While many companies received kudos from investors for the addition of returns-oriented incentive metrics, others struggled to demonstrate pay-for-performance alignment or continued to make aggressive pay actions despite lackluster shareholder returns in 2018.
In this posting, we take a look at outcomes and key themes from the last three years of Say on Pay votes among the oil & gas industry and general industry (within the Russell 3000). So far this year, 2019 say on pay voting results for both groups are comparable to 2017 and 2018 in terms of the broad themes:
- Most companies are indeed securing support from 90% or more of shareholders,
- A small minority of companies are failing, and
- ISS continues to have a meaningful impact on vote outcomes for most widely-held companies.
In our 9th year of say on pay voting, by now we are programmed to hear these themes as unimpeachable truths. However, when looking more closely at how oil & gas companies compare to general industry, a few additional themes begin to emerge:
- In the last couple of years, oil & gas companies have averaged lower Say on Pay support, with only about 69% of companies receiving strong shareholder support (i.e., greater than 90%) in 2018 and 2019, versus ~77% of general industry companies. This level also falls below the 78% of oil & gas companies that received strong support in 2017.
- After a spike in 2018, the number of oil & gas companies failing Say on Pay in 2019 decreased, despite generally worse stock price performance in the industry last year.
- Companies in the oil & gas industry have consistently received higher ISS opposition over the last three years than general industry companies, and the percent of oil & gas companies receiving ISS “against” recommendations has remained at an elevated level over the last two years at around 22%.
Oil & Gas Say on Pay Support Drops for 2018 and 2019
The tables below show the distribution of Say on Pay support levels (e.g., <50%, 50%-90%, and 90%+) from 2017 to 2019 for general industry companies and the oil & gas industry.
The data show an overall decline in Say on Pay support in oil & gas from 2017 levels, with a greater number of companies receiving less than the standard 90%+ support enjoyed by the great majority of general industry companies. This tracks with oil & gas industry shareholder returns that have lagged general industry. For the industry as a whole, total shareholder return decreased from +41.6% in 2016 down to -8.8% in 2017 and -30.3% in 2018. Further, as we explore in the next section, ISS continues to have a significant impact on Say on Pay votes.
ISS Opposition to Oil & Gas Increased Further in 2018 and 2019
The next set of tables show the percentage of companies receiving ISS “against” vote recommendations for 2017-2019 between the oil & gas industry and general industry.
We know from our analysis of historical Say on Pay voting results that ISS can have a significant impact on voting outcomes. For 2019, on average, an ISS “against” recommendation for companies in the Russell 3000 can depress Say on Pay votes by approximately 30 percentage points, and this has generally been the case since the outset of Say on Pay.
ISS has shown consistently higher opposition to oil & gas industry pay programs in all three years, with heightened opposition in 2018 and 2019, which aligns with lower Say on Pay outcomes shown in the previous section.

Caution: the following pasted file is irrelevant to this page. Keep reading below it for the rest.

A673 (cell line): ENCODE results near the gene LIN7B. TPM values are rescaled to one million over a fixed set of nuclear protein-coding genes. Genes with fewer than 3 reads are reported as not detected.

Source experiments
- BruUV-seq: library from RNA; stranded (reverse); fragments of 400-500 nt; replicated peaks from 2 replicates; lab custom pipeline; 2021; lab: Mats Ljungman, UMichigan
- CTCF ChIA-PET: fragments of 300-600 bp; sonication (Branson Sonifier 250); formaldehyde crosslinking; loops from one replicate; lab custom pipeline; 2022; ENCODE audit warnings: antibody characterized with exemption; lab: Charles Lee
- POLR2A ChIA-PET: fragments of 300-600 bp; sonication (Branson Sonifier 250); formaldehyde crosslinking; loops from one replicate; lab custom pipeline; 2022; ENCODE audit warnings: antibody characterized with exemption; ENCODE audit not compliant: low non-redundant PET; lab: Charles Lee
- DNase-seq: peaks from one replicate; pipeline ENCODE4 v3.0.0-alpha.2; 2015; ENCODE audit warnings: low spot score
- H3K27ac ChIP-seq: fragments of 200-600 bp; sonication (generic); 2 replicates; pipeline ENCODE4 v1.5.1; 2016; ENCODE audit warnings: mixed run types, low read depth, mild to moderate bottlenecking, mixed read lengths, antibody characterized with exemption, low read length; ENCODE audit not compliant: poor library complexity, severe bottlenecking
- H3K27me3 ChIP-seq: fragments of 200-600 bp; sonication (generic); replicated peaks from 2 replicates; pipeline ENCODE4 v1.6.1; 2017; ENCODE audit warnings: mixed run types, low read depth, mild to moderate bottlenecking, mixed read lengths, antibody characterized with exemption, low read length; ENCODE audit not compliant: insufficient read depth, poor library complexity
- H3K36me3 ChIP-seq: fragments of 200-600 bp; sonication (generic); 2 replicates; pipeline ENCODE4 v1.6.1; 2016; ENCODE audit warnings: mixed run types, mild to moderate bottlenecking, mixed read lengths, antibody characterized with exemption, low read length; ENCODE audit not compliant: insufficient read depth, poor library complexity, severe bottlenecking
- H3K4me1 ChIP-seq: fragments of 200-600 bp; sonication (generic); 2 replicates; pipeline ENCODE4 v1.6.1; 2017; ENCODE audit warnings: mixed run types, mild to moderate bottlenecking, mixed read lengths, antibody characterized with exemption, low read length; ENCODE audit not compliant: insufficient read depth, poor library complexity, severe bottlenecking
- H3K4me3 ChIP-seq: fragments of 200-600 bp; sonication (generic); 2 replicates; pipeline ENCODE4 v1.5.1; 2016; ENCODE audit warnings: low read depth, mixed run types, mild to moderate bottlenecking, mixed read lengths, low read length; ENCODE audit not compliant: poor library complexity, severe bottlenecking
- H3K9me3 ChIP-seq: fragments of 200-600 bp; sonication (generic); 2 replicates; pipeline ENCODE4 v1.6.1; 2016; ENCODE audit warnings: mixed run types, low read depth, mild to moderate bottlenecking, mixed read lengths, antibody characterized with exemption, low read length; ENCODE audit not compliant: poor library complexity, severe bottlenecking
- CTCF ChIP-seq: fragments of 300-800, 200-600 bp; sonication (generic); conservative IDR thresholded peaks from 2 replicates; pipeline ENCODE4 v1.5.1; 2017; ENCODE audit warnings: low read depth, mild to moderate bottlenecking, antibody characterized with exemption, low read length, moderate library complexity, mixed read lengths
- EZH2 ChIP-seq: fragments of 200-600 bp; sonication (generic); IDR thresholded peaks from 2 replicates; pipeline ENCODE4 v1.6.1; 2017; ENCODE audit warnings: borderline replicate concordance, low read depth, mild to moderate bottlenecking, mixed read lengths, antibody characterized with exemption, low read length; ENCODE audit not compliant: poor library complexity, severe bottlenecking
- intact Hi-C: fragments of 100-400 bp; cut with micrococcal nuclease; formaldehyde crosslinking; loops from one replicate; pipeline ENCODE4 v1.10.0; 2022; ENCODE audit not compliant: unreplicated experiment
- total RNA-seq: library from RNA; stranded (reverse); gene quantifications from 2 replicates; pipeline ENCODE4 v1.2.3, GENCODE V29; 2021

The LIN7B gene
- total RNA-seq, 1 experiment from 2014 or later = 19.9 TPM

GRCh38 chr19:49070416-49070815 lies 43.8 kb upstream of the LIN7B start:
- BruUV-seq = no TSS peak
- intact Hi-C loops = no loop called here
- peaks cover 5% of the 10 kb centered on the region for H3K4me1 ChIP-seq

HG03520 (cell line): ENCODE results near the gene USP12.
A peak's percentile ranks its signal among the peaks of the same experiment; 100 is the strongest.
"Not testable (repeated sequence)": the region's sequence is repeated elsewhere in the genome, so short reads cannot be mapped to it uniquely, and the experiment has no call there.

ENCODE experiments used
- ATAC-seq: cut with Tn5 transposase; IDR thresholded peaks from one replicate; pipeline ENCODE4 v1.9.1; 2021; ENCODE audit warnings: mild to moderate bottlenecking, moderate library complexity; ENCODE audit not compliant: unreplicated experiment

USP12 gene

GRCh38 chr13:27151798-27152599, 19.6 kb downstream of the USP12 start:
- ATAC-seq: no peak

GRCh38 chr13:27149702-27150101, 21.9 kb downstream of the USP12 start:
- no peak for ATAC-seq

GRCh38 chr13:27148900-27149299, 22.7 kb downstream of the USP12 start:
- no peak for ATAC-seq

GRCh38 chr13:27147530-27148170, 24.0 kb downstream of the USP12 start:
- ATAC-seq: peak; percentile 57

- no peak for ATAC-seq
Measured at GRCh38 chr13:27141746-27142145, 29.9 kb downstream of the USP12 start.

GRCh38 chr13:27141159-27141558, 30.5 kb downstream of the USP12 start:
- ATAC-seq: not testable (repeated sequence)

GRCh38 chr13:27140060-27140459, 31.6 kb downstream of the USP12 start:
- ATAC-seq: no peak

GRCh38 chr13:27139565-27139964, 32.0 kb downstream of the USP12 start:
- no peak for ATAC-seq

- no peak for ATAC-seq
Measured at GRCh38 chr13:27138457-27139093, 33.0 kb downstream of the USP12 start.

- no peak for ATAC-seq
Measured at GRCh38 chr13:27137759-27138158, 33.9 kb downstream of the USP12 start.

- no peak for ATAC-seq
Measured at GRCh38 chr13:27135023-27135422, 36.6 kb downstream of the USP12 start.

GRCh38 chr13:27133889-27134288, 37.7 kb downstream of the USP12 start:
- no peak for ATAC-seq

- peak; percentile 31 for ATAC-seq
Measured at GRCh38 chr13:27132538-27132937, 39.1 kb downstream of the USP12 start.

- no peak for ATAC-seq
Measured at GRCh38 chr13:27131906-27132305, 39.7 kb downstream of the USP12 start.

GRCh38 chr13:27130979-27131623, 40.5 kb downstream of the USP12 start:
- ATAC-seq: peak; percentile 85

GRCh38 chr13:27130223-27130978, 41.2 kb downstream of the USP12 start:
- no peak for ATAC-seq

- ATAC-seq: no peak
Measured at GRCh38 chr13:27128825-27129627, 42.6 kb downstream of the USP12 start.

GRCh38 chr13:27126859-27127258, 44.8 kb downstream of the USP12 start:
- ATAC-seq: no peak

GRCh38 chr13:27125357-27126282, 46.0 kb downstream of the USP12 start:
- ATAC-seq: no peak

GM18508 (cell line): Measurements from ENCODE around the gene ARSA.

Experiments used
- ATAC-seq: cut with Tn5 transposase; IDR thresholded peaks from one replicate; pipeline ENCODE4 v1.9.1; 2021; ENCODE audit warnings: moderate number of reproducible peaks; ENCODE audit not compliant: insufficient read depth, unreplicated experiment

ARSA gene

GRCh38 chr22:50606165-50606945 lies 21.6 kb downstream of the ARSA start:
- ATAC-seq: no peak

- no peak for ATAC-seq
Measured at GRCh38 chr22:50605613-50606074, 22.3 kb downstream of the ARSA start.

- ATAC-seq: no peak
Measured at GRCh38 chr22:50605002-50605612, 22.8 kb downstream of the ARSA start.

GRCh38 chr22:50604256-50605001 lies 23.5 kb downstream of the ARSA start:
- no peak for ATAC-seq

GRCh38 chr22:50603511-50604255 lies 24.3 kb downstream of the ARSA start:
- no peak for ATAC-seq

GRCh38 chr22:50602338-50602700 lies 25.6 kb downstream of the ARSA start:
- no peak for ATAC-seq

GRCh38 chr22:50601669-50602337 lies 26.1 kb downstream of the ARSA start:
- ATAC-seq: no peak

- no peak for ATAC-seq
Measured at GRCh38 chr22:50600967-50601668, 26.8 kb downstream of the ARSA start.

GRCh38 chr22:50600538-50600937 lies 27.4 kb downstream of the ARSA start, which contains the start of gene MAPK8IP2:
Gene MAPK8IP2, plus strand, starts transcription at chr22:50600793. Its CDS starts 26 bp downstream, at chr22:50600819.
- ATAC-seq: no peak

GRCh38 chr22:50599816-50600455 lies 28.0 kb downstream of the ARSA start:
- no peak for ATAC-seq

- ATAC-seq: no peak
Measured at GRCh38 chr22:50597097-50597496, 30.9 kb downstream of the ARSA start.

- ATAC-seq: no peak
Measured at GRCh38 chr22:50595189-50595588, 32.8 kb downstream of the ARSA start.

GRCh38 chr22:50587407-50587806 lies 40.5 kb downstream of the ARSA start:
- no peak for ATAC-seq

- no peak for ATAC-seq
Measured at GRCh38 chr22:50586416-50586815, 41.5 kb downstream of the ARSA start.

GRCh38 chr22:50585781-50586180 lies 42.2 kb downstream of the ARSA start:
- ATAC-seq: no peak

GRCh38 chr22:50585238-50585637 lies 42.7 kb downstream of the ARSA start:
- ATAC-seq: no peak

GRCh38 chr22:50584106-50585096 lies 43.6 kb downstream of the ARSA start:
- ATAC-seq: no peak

2019 Say on Pay Results by Oil & Gas Sub-Industry
The table below provides a breakdown of 2019 say on pay voting results and 2018 shareholder returns by oil & gas sub-industry.
Companies in the Storage and Transportation sector received the highest rate of ISS “against” vote recommendations, with the proxy advisor opposing pay programs at 50% of companies (however, note the relatively small sample size). The sector also had the lowest average vote support with an average of 83%. Despite worse shareholder returns in 2018, companies in the Equipment and Services, Exploration and Production, and Drilling sectors generally fared better in terms of say on pay outcomes.
Common Criticisms of Oil & Gas Industry Pay Practices
Industry pay practices have come under intense scrutiny in recent years due to perceived heavy focus on growth, lack of focus on returns, and general frustration of lagging shareholder value creation. In reviewing ISS reports of oil & gas industry companies, their criticisms were similar to prior years, including:
- Lack of sufficiently “rigorous” goals in short/long-term incentive plan (e.g., lower performance goals from prior year without sufficient rationale)
- Failure to respond to multiple years of low SOP
- Majority of CEO compensation is discretionary
- Outsized time-based grants to new hires
- “Problematic pay practices”, including large, one-time equity grants or excessive retirement payments
Through our clients’ shareholder engagement efforts this spring, we observed that industry shareholders continue to seek greater capital returns, spending within cash flow, and increased overall performance against broader indices like the S&P 500. These areas likely contributed to the reduced shareholder support for executive pay programs.
This time next year, we would expect to see companies that received less than 80% support disclose the outcomes from shareholder outreach efforts this fall and potential changes to executive pay programs. And with shareholder returns for the industry and oil prices up 10% and 17% year-to-date, respectively, this could potentially result in stronger support levels in 2019.